Nigeria’s mining sector has remained stunted despite the abundance of natural resources.
According to data by the Nigeria Extractive Industries Transparency Initiative (NEITI), the mining sector contribution to GDP declined from 5.6 percent in 1980 to about 0.33 percent in 2020.
This is far from the 10 percent contribution to GDP the sector aims to achieve by 2026.
Oil-dependent Nigeria has been growing slowly since the oil price collapse of 2014, as it has been susceptible to volatility in oil prices.
However, the country has vast deposits of minerals such as iron ore, copper, manganese, and graphite, which can be huge sources of revenue for the government, but they have remained underdeveloped.
Data from NEITI show that the sector contribution to GDP has remained below one percent since 2014.
This is low compared to countries like Ghana and South Africa, where minerals contributed 5.5 percent and 7.5 percent as of 2020.
Job creation is another benefit Nigeria is missing out on by leaving the sector underdeveloped.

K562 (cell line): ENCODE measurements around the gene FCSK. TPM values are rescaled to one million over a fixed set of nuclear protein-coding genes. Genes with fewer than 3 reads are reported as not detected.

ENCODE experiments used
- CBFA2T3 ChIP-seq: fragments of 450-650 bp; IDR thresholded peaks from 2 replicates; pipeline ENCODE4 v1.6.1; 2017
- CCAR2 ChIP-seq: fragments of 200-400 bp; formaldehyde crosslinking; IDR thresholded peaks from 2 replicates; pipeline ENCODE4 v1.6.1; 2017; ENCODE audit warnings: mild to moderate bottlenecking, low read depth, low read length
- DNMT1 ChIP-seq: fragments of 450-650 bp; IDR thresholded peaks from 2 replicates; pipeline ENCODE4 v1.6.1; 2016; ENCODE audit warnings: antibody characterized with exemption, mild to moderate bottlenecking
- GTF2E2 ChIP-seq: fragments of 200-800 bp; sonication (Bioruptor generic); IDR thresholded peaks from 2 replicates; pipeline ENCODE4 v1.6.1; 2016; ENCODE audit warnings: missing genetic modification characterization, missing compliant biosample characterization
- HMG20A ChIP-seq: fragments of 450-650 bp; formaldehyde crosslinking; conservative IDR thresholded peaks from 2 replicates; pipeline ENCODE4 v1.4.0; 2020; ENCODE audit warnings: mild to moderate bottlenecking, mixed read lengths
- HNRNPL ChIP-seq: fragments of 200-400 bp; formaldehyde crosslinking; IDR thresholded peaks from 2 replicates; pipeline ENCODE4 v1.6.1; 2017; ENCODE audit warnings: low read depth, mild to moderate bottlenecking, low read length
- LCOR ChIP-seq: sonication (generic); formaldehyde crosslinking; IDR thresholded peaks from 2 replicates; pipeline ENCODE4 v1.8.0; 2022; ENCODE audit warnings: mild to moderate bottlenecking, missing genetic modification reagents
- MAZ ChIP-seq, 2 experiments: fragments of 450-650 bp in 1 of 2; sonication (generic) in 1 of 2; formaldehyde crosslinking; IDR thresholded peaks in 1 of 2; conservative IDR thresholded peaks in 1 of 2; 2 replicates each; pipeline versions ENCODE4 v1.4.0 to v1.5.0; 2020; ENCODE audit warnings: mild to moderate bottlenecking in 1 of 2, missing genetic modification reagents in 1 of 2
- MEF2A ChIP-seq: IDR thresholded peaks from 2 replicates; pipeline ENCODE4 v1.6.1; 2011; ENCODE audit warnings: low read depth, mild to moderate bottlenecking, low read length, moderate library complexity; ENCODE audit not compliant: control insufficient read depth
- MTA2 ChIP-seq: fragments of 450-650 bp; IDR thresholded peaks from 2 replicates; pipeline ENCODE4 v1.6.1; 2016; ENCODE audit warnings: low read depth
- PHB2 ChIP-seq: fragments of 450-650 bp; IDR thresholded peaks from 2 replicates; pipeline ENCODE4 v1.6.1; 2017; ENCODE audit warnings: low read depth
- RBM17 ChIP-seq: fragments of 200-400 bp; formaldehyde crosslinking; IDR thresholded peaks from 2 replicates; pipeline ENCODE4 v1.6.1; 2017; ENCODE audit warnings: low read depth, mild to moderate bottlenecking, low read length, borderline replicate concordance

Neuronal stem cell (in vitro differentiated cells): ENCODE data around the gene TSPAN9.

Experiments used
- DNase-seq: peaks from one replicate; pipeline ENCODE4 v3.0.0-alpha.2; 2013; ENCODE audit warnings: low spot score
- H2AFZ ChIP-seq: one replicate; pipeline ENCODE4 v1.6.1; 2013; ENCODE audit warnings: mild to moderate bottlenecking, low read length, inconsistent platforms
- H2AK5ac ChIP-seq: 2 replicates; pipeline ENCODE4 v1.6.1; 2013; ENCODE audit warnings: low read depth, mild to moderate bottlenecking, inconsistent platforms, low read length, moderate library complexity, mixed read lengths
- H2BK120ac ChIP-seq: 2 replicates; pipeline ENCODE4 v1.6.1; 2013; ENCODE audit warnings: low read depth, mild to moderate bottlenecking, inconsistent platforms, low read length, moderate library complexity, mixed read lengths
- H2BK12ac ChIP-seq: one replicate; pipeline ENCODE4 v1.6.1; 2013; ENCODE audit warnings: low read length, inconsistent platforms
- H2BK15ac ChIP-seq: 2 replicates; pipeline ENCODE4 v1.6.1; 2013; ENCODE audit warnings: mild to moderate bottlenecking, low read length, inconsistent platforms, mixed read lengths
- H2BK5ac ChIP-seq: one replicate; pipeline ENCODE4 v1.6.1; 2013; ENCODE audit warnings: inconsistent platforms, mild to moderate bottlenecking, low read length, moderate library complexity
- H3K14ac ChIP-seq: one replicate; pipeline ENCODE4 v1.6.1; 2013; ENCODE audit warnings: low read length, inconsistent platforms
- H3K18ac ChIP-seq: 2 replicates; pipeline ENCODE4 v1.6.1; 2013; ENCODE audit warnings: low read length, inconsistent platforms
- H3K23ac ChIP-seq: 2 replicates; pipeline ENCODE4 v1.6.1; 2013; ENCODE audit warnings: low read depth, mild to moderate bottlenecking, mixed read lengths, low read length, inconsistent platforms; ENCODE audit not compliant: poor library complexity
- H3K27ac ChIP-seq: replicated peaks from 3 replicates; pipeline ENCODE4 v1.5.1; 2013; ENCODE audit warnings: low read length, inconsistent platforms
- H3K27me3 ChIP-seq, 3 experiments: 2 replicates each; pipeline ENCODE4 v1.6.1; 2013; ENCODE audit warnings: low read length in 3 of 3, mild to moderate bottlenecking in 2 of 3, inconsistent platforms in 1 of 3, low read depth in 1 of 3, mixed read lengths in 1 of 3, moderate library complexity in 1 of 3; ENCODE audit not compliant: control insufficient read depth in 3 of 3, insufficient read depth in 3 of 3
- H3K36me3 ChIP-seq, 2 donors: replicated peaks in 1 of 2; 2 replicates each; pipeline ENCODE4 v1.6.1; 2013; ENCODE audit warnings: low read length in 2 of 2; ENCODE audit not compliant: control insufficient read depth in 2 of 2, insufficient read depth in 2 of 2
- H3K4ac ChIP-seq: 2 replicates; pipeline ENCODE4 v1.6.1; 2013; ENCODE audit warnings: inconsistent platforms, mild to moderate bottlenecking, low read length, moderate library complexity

Australia has about 320,000 direct jobs attributable to the mining sector, while over 200,000 jobs have been created in Canada through the mining sector.
Nigeria, rich in over 34 solid minerals, has over 23 million of its citizens with no jobs.
Some strategies have been put in place by the current administration to tackle the stunted growth of the sector.
The Central Bank of Nigeria, through the Presidential Artisanal Gold Mining Development Initiative, purchased its first locally sourced gold bar in July 2020. The gold bar, which weighed 12.5kg, was purchased for N268 million. The gold purchased by the CBN under this programme is meant to build Nigeria’s gold reserve.
However, illegal mining activities have become prevalent in the sector, with solid minerals being smuggled out of the country, leading to loss of potential government revenue.